11. On 22 December 2011, the Player underwent medical treatment for her broken nose in the United States. She returned to Istanbul on 14 January 2012 and joined Club’s team until the last game of the 2011/2012 season, i.e. on 18 March 2012.
12. By email of 14 January 2012, the Club (through Mr. Murat Ülgen) informed the Player’s
agency concerning due payments as follows:

“Dear Ceren,

The weather conditions in Istanbul is terribl and getting worse, we will not be able to send a stamped and signed letter, but please accept my mail as a committment for the below payments for Courtney and Lindsay for Wednesday.

Please convey our appreciation to Lindsay Kagawa aswell, we will definitely pay as total sum of 50.0000 $ on Wednesday, as a part of 35.000 $ for Courtney Vandersloot & 15.000 $ for Lindsay Kagawa as a portion of the Manager payments.

We have not handed over the car to Courtney today due to the icy and snowy weather in Istanbul today, after she returns from the away game we will hand over her car as well. We will complete the payment of Lindsay Kagawa until mid of Feb.

We committ ourselves as the Club for these payments and let Courtney Vandersloot to play on Sunday game. I believe the goodwill showb by all parties will result in a good result on Sunday game…

King Regards and thanks for your cooperation

Have a nice weekend,

Murat Ülgen” (sic)

Arbitral Award 4/24 (BAT 0344/12)

13. By another email of the same day, the Club (Mr. Can Köken) agreed to payments as follows:

“Dear Ceren,

According to our last conversation with Board Members; We confirm to pay penalty of 5.000USD to both sides if we can not make the total amount of 50,000USD payment on Wednesday. Also we confirm to pay the missing amount of agent fee by mid of February. As soon as you confirm this payment schedule and penalties we will organise Courtney’s travel plan to Mersin and take her to the airport immediately. We have a very important game tomorrow and we need Courtney to help her team. We are looking forward to hear good news from you

Best regards

Can Köken

Basketball Branch

International Relations & Administrative Manager”

14. According to the Player, the Club paid only some portions of the agreed compensation but failed to pay the total amount of USD 80,000.00 due under the Player Contract for the 2011/2012 season. Allegedly, the Club also blocked the Player’s release and as a result, she was unable to sign a new contract for the 2012/2013 season with any other Turkish club.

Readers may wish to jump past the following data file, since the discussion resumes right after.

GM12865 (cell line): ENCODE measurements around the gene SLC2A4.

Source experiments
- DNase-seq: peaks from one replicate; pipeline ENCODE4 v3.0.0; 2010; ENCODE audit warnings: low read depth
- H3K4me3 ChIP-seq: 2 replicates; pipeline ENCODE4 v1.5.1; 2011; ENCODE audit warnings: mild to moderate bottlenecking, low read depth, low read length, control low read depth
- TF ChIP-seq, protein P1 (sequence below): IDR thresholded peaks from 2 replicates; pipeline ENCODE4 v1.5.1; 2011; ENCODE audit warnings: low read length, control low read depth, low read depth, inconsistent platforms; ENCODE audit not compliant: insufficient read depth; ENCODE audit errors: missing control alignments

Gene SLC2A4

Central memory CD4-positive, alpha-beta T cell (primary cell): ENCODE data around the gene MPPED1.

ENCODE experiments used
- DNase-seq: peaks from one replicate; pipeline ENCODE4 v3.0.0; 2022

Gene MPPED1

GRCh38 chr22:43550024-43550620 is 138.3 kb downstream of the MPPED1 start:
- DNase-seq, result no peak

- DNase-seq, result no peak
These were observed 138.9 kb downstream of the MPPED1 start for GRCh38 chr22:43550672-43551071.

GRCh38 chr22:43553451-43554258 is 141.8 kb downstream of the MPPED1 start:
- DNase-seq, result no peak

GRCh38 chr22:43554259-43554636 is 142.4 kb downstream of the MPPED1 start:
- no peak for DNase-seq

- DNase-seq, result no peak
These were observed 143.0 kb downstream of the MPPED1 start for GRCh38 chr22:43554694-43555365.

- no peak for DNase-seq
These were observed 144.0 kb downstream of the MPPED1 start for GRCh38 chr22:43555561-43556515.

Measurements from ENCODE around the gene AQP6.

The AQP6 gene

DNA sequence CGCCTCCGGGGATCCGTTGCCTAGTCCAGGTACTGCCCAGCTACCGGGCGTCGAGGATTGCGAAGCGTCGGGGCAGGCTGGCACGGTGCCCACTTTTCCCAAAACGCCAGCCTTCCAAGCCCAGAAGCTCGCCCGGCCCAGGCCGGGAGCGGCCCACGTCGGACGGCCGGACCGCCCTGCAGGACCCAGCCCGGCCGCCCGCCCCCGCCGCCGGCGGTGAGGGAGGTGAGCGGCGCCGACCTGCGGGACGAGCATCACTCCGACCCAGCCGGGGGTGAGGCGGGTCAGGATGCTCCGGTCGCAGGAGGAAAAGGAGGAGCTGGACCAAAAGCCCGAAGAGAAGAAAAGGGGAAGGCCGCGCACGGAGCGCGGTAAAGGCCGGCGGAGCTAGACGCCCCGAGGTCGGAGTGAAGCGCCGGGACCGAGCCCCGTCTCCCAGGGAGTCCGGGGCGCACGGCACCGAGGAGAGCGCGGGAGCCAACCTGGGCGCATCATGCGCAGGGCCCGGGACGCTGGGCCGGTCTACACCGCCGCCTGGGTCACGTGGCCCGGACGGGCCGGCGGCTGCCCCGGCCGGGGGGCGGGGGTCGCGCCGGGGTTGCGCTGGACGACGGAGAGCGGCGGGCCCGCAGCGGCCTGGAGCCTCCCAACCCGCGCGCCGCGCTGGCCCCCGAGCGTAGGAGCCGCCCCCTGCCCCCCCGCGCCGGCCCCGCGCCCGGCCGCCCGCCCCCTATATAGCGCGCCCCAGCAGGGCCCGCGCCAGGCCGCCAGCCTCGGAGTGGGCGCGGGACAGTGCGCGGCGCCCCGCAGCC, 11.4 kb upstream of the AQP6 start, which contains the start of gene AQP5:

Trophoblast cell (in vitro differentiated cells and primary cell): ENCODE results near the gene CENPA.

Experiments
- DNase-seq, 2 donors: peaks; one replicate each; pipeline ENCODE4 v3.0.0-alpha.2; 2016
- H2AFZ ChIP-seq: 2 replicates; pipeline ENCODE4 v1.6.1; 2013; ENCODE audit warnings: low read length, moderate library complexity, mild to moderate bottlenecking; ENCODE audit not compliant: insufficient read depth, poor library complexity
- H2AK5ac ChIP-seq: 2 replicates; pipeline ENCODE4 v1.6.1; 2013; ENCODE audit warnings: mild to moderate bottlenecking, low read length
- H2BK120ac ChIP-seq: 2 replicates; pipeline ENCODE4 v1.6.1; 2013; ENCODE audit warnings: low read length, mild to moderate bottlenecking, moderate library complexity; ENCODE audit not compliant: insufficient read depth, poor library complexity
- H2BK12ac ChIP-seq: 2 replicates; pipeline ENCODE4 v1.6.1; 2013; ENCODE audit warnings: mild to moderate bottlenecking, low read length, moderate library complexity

15. On 27 September 2012, the Player filed a claim against the Club with the Turkish Basketball Federation (hereinafter “TBF”) “for granting free transfer right to the Client Player in Turkey and payment of balance transfer receivable of the Player”. To date the TBF has not replied to this claim.
16. On 3 October 2012, the Player entered into an agreement with Novi Zagreb, a professional basketball club located in Zagreb for one month, i.e. from 3 October to 5
November 2012, based on a fully guaranteed salary of USD 10,000.00 in total.
17. From 27 November to 20 December 2012, i.e. after filing the Request for Arbitration with the BAT, the Player’s counsel and the Player’s agency contacted FIBA and requested its assistance with respect to the Player’s release.

Arbitral Award 5/24 (BAT 0344/12)

18. On 15 February 2013, the Player entered into an agreement with the Slovakian club MBK Ruzomberok for the remaining 2012/2013 season, i.e. until 5 May 2013. A guaranteed salary of EUR 10,000.00 was agreed.

3.2. The Proceedings before the BAT

19. On 30 October 2012, the BAT Secretariat received the Player’s Request for Arbitration dated 28 May 2012. The non-reimbursable handling fee of EUR 2,000.00 was received in the BAT bank account on 1 November 2012.
20. By letter of 26 November 2012, the BAT Secretariat confirmed receipt of the Request for Arbitration and informed the Parties of the appointment of the Arbitrator. Furthermore, a time limit was fixed for the Club to file its answer to the Request for Arbitration in accordance with Article 11.2 of the BAT Rules (hereinafter the “Answer”) by no later than 17 December 2012. The BAT Secretariat also requested the Parties pay the following amount as an Advance on Costs by no later than 6 December 2012:

“Claimant (Mr(sic) Courtney Vandersloot ) EUR 4,000

Respondent (Besiktas Jimnastik Kulubu) EUR 4,000″

21. By letter of 12 December 2012, the BAT Secretariat confirmed receipt of the Player’s share of the Advance on Costs and informed the Parties that the Arbitrator had decided to extend the time limits for the Answer until 2 January 2013 and for the payment of its share of the Advance on Costs until 21 December 2012. The Club submitted its Answer with exhibits on 2 January 2013.